A man has died and two other men have been taken to hospital after being rescued from a rip at a beach in Sydney’s Shire region.
The three men became caught in a rip while swimming at Shelly Beach in Cronulla and emergency services were called to the scene at about 1:50pm on Saturday.
Surf lifesavers used jetskis and were the first to reach the group of men.
When they got to the group of swimmers they found two men unconscious in the water and they were taken back to Cronulla.
The third man was returned to shore at Shelly beach.
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Paramedics attended the scene at Cronulla and provided CPR but one of the men could not be revived.
The deceased has not been formally identified and his age is not known.
The surviving pair – a man in his 40s and one in his 20s – were taken to St George Hospital with one in a stable condition, the state of the other is not known.
A man in his 40s was unconscious and underwater for three minutes and is being critical care medical staff, according to Nine News.
The publication also reported that a rescuer is being treated for exhaustion after swallowing water during the incident.
Australia has seen 51 drowning deaths – as at January 27 – with almost all the drownings around the country coming at unpatrolled beaches.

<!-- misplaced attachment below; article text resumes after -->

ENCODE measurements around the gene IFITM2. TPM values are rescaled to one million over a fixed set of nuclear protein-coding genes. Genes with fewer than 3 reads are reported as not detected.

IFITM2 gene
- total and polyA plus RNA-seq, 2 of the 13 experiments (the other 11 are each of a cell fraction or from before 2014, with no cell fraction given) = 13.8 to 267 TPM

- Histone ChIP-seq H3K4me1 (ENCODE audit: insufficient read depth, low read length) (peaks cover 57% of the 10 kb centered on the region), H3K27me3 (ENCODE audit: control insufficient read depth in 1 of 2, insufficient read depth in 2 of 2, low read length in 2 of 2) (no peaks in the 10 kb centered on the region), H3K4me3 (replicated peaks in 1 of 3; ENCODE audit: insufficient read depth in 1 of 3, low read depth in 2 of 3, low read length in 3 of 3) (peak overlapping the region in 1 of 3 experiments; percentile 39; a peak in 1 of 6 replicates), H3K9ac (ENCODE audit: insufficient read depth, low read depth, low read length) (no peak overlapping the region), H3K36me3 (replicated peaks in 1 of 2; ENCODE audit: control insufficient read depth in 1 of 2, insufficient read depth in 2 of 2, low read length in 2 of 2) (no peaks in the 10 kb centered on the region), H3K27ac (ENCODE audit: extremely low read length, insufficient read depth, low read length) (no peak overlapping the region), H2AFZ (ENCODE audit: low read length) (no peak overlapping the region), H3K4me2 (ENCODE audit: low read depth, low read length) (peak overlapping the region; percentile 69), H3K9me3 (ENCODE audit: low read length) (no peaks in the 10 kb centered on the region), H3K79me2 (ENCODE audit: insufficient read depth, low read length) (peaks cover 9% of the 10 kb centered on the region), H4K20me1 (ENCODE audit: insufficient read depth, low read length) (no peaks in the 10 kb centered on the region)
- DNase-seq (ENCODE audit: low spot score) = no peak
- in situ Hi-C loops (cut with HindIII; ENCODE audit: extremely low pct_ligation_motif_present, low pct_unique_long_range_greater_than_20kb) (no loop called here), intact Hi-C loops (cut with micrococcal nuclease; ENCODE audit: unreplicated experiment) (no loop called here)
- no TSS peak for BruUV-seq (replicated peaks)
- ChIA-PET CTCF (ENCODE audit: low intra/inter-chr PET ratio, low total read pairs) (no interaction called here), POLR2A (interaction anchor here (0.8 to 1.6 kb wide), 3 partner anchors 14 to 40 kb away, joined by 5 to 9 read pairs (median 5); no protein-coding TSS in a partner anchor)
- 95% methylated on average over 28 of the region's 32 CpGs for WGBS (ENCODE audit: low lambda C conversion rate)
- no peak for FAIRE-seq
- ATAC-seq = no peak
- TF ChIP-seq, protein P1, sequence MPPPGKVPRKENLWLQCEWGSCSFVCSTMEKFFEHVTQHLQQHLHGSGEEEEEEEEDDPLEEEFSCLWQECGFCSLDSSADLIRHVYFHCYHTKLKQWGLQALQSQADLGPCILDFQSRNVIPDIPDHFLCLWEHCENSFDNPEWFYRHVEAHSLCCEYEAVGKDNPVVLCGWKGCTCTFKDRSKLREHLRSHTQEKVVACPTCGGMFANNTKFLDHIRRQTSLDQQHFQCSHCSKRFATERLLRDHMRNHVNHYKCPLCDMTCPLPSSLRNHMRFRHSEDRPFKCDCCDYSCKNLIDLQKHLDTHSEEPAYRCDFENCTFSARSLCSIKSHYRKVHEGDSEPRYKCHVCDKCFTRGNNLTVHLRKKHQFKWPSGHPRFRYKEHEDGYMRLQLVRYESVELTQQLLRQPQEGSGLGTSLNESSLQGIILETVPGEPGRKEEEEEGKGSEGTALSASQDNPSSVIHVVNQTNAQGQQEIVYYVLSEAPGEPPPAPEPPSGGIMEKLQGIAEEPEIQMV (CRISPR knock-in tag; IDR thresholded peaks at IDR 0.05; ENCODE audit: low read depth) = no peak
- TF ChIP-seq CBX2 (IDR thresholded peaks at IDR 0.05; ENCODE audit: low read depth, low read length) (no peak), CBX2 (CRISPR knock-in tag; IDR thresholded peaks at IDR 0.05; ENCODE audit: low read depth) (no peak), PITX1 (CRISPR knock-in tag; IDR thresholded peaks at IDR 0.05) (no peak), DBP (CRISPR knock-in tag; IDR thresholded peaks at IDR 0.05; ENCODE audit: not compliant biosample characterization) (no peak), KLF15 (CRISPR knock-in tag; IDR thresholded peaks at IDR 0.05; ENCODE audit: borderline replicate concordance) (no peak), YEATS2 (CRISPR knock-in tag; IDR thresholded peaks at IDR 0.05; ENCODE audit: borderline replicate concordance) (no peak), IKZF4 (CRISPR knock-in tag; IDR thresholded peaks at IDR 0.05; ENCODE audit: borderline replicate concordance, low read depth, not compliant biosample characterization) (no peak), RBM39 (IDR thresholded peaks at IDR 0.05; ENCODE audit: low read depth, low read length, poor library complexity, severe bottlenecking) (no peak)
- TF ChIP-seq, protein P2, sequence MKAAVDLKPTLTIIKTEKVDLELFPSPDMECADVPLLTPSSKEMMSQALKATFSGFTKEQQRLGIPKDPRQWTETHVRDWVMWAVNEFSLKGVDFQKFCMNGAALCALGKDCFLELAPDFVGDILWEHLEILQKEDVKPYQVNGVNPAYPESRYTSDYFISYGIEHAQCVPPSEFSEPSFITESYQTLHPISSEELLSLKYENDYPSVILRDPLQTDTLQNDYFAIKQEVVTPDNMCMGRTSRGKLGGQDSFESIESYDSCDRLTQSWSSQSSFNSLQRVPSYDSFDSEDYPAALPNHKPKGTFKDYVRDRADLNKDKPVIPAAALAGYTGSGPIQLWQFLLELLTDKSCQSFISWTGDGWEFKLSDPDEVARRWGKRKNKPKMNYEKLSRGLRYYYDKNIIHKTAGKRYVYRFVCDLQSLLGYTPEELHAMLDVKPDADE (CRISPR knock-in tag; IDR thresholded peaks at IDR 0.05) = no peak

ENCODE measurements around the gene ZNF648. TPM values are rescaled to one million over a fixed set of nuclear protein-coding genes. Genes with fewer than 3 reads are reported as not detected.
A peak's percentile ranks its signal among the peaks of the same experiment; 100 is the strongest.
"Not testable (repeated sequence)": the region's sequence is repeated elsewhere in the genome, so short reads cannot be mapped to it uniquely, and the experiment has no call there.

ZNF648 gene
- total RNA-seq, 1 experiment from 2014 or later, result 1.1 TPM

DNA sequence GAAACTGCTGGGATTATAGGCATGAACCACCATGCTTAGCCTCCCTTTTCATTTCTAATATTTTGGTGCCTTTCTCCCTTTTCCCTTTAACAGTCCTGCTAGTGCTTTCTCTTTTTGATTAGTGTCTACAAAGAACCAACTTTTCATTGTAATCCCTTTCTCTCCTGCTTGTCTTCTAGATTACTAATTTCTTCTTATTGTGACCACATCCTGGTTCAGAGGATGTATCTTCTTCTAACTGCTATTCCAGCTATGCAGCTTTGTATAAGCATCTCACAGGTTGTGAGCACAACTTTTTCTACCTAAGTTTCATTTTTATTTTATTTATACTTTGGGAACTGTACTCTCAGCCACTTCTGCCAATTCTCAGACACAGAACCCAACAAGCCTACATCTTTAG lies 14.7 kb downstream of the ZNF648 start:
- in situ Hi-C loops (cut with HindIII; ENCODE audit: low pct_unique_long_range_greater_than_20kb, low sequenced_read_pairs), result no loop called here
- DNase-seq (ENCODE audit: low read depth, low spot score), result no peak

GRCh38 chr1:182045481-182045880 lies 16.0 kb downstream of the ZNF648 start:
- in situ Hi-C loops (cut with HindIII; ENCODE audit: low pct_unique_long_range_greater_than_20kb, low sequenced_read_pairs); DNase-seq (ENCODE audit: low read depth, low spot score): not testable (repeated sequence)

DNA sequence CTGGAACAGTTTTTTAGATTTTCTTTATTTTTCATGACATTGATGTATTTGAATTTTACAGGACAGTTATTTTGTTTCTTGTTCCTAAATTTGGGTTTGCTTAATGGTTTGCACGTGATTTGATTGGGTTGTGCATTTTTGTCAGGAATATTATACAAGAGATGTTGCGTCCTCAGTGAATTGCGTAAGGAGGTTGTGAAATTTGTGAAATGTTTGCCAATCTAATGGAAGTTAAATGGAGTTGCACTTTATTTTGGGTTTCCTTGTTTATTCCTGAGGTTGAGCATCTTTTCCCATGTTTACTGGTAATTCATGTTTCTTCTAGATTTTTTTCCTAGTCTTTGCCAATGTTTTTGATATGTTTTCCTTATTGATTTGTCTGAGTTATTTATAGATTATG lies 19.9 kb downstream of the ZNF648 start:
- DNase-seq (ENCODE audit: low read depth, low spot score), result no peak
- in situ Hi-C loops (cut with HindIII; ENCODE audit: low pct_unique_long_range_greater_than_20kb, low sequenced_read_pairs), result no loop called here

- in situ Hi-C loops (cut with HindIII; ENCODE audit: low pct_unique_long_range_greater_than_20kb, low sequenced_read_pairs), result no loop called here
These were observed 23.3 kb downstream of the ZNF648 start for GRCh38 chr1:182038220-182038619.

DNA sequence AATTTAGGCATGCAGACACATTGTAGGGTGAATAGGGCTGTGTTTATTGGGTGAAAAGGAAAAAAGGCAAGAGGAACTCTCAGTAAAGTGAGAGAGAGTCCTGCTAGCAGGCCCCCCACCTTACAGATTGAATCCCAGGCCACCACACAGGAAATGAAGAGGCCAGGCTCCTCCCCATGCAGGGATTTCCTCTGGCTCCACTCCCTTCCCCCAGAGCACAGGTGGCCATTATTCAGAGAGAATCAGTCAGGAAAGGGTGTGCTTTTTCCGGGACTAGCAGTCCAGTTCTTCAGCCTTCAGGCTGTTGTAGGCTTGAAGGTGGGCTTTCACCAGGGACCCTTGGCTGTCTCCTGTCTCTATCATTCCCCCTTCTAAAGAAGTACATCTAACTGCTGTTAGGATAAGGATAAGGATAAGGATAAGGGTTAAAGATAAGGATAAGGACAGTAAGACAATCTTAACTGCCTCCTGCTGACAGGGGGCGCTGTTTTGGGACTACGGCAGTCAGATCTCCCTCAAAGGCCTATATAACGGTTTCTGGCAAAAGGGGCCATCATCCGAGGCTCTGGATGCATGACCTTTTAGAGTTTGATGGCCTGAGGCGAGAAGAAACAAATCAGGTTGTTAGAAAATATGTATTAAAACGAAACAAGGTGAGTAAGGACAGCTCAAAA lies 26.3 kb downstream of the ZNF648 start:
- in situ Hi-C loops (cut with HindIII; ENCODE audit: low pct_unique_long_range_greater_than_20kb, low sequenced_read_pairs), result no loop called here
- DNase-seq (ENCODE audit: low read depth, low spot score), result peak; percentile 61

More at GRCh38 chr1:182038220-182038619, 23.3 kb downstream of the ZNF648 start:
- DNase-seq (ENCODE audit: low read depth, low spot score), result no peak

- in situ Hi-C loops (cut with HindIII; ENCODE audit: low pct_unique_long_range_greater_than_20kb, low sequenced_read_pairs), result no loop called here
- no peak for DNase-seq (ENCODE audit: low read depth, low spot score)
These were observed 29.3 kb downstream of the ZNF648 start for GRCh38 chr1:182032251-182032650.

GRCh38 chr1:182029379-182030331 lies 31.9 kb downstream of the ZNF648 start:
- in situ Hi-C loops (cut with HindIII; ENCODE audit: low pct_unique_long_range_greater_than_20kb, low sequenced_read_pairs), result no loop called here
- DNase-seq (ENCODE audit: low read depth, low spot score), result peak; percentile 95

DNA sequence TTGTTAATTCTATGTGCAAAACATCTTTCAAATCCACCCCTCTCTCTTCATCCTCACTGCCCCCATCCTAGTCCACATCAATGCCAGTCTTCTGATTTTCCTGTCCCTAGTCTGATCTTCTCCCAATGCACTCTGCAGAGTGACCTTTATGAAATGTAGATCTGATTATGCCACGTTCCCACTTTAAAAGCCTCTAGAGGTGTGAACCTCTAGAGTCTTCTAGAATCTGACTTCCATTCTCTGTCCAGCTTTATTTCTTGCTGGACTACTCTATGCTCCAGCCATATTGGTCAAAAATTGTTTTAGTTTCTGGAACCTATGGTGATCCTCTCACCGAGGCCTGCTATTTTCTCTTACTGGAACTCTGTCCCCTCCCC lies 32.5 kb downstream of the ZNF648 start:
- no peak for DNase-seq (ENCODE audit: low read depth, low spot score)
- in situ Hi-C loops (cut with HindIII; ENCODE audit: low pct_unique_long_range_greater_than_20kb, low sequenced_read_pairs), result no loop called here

NSW accounts for 20 of the deaths, double the number seen in Queensland.
Men also make up 75 per cent of the fatalities on the water this year.
Royal Lifesaving CEO Justin Scarr told Englishheadline Australia men were often involved in more drownings because of the summer activities they participate in.
“Men are generally speaking more likely to participate in the high risk recreational activities boating, fishing, rock fishing particularly and that tends to boost the representation of men,” he said.
“We also know men, particularly older men perhaps underestimate the impact of other medical conditions and those things that they’re carrying that perhaps might mean they can’t swim as well as they used to and it might trigger some sort of medical episode.”
Australians were warned to check their swimming skills before venturing into open water and to make sure they’re fit to swim safely at the beach.
“At this time of year people are rediscovering their love of water, they’re going for that annual swim and so unfortunately we do see heart conditions, diabetes all sorts of things can complicate a day on the water,” Mr Scarr said.
“Older men particularly go and see your doctor, make sure that you’re still swim-fit, perhaps practice your swimming skills in the swimming pool first before you venture out to an open water swim or even at the beach or the local river.”